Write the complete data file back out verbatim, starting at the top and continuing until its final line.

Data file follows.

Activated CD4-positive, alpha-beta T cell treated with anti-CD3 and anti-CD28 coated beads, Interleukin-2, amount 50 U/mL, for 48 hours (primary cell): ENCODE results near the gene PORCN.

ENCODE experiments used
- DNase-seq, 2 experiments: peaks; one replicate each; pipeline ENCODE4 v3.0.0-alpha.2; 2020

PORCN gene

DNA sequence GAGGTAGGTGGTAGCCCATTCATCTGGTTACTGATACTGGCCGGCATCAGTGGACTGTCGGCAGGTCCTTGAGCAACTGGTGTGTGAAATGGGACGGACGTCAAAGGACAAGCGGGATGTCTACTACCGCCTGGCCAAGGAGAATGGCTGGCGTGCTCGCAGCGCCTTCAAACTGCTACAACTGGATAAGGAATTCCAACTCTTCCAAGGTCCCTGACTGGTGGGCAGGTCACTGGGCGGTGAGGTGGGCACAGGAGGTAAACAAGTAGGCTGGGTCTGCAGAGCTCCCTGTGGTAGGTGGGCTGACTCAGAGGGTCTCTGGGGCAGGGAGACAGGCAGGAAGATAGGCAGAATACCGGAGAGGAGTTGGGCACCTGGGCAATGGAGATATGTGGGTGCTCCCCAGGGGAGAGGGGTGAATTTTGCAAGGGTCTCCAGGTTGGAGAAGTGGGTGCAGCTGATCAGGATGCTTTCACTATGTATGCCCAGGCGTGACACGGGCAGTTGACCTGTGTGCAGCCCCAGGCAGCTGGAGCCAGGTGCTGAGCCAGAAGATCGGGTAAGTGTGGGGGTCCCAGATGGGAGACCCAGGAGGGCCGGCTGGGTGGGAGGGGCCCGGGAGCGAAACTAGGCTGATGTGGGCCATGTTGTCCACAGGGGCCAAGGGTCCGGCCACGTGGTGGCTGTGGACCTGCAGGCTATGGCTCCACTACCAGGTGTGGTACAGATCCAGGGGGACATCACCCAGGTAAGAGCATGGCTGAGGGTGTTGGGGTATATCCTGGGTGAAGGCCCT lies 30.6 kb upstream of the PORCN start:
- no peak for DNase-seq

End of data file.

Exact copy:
Activated CD4-positive, alpha-beta T cell treated with anti-CD3 and anti-CD28 coated beads, Interleukin-2, amount 50 U/mL, for 48 hours (primary cell): ENCODE results near the gene PORCN.

ENCODE experiments used
- DNase-seq, 2 experiments: peaks; one replicate each; pipeline ENCODE4 v3.0.0-alpha.2; 2020

PORCN gene

DNA sequence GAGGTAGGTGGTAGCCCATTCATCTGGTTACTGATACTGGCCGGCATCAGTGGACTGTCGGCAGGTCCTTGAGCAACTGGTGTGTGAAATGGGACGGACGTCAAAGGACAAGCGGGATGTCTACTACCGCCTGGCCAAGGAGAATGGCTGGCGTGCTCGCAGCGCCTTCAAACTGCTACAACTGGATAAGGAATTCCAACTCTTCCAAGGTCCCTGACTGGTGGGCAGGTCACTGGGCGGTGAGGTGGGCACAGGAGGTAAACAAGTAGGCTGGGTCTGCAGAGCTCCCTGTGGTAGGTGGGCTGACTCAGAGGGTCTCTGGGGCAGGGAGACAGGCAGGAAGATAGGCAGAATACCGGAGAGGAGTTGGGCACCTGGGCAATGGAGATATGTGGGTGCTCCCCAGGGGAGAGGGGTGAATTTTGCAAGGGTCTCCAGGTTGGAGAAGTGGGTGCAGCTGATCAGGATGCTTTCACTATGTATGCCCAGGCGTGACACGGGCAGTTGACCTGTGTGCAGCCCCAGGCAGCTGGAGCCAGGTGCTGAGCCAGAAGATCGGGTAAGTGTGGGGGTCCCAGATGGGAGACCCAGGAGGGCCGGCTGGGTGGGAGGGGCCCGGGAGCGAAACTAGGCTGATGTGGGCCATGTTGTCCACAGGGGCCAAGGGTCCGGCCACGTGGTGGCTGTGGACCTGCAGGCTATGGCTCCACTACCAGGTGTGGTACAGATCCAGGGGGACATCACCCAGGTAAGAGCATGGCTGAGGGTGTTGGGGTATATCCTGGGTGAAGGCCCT lies 30.6 kb upstream of the PORCN start:
- no peak for DNase-seq